“That’s why we call him lyin’ Ted,” the GOP front-runner [Trump] told Fox News’ “Fox & Friends” program. “The people are smart people. And they haven’t been taken properly care of by the government.”
Let that quote from The Donald soak in just a minute.
“…they haven’t been taken properly care of by the government.”
Sounds just like something a staunch conservative would say, doesn’t it?
Whether you believe this is a Freudian slip on the candidate’s part or simply another example of him putting his mouth in gear before engaging his brain, it’s actually not him I am thinking about. What amazes me is the total lack of reaction from his supposedly “conservative” base to the suggestion that government should be “taking proper care” of anyone.
This lack of reaction suggests to me that there is no real reasoning going on in the Trump ranks other than “we are going to win so much, you will be sick of winning.” Trump is riding a wave of populism so tall that it washes out all reason and ends with “Build the wall!” Therein lies the problem. Populism has emotion for a base and emotion eschews reason and principle. Populism may well be caused by issues related to reason or principle, but those are secondary to any populist movement. Emotion primarily fuels populist revolts – to such a degree that the followers of such a movement will disregard any fact or comment that seems to disagree with the way they feel.
An interesting exchange of ideas occurred this morning between yours truly and FB friend Per Weslien that “triggered” (as all the cool kids say) a thought about the Trump “movement” and I think some relevant questions that should be asked at this point, given that we face the real possibility of seeing Trump as the presumptive nominee after the polls close in Indiana today.
It would seem that some fundamental points to consider are these: Is the Trump “movement” real or is it simply an emotional explosion with a significant blast radius, a reaction to the failures and disappointment of the past? Does it posses independent motility derived from a lasting philosophical and ideological foundation – or is it a sort of an amoebic Brownian movement, wandering about the Petri dish, subject to the most powerful stimuli of the moment?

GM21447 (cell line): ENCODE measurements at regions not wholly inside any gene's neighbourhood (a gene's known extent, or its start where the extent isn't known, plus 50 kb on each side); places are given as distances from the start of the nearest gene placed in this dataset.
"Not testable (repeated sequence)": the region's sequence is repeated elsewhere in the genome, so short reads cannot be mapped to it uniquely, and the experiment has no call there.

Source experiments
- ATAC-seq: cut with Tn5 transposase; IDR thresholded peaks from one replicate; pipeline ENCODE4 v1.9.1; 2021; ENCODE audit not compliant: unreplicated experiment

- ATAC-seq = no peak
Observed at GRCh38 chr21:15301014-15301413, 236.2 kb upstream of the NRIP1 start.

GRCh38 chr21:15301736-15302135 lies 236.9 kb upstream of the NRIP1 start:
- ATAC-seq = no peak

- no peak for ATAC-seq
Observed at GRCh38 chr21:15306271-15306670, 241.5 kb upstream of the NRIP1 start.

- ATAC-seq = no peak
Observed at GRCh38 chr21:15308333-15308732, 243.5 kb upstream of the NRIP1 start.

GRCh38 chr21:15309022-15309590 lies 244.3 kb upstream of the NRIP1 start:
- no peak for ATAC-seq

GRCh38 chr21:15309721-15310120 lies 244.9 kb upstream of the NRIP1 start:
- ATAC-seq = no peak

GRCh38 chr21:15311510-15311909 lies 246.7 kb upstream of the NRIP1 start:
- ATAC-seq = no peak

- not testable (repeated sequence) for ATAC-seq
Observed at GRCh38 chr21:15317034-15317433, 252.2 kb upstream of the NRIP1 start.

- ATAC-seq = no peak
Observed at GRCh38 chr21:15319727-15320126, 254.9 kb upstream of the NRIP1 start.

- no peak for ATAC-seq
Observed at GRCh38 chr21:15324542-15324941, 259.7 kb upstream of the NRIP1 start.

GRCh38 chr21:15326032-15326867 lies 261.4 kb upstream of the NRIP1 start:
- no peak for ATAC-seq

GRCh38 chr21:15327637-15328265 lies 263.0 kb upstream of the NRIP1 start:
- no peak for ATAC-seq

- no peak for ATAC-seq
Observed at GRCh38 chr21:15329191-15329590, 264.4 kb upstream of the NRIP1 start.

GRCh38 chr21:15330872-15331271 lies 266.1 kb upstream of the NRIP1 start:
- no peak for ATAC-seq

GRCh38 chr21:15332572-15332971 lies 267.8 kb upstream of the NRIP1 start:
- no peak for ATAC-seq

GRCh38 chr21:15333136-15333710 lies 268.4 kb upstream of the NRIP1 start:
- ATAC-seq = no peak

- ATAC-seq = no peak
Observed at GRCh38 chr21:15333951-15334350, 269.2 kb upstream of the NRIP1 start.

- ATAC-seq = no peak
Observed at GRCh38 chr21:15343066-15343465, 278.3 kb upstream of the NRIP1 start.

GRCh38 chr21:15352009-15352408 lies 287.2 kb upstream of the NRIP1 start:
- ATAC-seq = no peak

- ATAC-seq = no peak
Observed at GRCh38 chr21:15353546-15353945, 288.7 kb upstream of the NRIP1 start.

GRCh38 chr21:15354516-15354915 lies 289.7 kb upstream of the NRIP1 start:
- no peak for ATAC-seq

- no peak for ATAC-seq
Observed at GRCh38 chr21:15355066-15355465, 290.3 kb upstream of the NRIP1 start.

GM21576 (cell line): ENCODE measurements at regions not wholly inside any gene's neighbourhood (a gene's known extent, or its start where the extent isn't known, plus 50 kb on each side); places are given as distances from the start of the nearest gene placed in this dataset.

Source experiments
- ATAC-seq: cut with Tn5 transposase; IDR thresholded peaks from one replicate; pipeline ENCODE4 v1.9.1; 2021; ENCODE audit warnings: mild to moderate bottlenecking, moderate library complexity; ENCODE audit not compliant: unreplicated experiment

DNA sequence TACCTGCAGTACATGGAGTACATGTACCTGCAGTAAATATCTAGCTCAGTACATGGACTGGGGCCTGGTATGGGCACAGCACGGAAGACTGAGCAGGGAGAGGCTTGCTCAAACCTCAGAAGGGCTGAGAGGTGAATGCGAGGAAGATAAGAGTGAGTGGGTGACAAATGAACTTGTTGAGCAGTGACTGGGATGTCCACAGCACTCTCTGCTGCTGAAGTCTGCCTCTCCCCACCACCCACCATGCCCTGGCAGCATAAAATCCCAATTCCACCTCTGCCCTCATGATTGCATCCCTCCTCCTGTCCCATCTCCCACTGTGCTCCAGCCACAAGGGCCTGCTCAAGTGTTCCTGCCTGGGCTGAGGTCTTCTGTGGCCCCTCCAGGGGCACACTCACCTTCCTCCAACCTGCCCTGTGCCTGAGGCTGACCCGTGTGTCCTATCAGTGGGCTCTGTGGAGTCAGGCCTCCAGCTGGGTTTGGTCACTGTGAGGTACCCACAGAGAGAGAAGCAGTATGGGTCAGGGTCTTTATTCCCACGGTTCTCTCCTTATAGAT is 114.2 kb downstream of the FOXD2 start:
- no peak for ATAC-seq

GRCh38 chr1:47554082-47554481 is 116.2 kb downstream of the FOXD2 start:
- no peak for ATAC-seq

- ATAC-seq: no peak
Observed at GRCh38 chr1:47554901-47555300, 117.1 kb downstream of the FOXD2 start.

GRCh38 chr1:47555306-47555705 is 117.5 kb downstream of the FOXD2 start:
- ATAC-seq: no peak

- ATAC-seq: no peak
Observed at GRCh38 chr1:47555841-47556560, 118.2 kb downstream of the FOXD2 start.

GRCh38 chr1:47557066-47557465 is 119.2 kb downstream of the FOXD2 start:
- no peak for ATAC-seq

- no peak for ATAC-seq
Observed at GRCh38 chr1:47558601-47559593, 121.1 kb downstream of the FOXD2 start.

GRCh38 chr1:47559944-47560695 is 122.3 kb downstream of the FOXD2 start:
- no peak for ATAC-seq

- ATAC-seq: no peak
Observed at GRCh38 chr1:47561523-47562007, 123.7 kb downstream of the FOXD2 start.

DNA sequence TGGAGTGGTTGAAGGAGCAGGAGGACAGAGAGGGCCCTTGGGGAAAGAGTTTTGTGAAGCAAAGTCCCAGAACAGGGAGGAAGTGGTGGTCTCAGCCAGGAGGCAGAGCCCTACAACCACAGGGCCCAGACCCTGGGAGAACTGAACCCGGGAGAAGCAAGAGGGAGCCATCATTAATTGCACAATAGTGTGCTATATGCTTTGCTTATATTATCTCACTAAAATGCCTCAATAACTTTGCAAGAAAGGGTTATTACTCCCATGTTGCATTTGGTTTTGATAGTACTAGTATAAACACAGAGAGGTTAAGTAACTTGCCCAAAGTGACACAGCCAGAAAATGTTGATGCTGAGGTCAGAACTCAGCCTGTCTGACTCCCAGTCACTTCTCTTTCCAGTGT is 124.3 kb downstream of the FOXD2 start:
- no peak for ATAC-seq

In short, is the Trump phenomenon a true movement with staying power or is it a fad based on raw emotion that will quickly pass?
Viewed critically, Trump’s principal “issues” are not new – all have been around for years, many attacked by the GOP with limited success, and many have been approached from a “let’s not do anything and just say we did” perspective. The only real difference is that Trump yells about them in 140 character bursts and through anger, either feigned or real, he seems to have convinced people, at least on an emotional level, that he will actually do something about it this time.
Cutting through the layers of emotion, it is difficult to see any solid foundation lending confidence that Trumpmentum has a very long half-life. Trumpmentum seems to be based on solely on anger over points all conservatives agree on, we just disagree about the way we get there and the speed at which travel. One would be hard pressed to find a conservative/classical liberal who didn’t believe that porous borders, terrorism, government fraud and waste and the economy weren’t killer issues – and that all of them aren’t interrelated. Most of my intellectual discussion partners would note that solving one is a start but the system cannot be repaired until all of them are addressed (for example, unemployment rates of young Americans and the black community cannot be resolved unless illegal immigration is resolved).
It is no secret that one can’t reform an inertia driven Leviathan in 4 (or even 8) years without some serious help from the citizens, Congress and SCOTUS – without them, one can nibble around the periphery and start the reform process – but that process has to be based on a solid ideological foundation shared by a majority (and lasting more than a couple of election cycles) or successive administrations, congresses and judicial appointments will erode any changes that are made. One cannot simply slow Leviathan and expect change, one must grab the levers and force it on a different path and lest we forget, progressivism has been Leviathan’s driving force since FDR institutionalized it as the official operating system of US government in the post-Great Depression years. For true, lasting change, adding a few patches isn’t going to work – the hard drives have to be erased and reformatted, a new operating system installed and the whole thing rebooted.
One can agree or disagree – but in my mind, the greatest weakness of Trump’s so-called “movement” is that if he is elected and doesn’t deliver immediately, the popular opinion will shift just as rapidly against him as it coalesced behind him. A populist movement based on emotional energy is volatile and causes the political pendulum to swing to the opposite side with little or no warning. Only classical liberalism, applied constantly, year after year, as progressivism has been, will make the changes America needs. I fear Trump’s populist “movement” is but a flash in the pan based on emotional responses to hard problems. It is a great fear that his brand of populism and its actions (reactions, actually) based on Adult Attention Deficit Disorder will not be sustainable.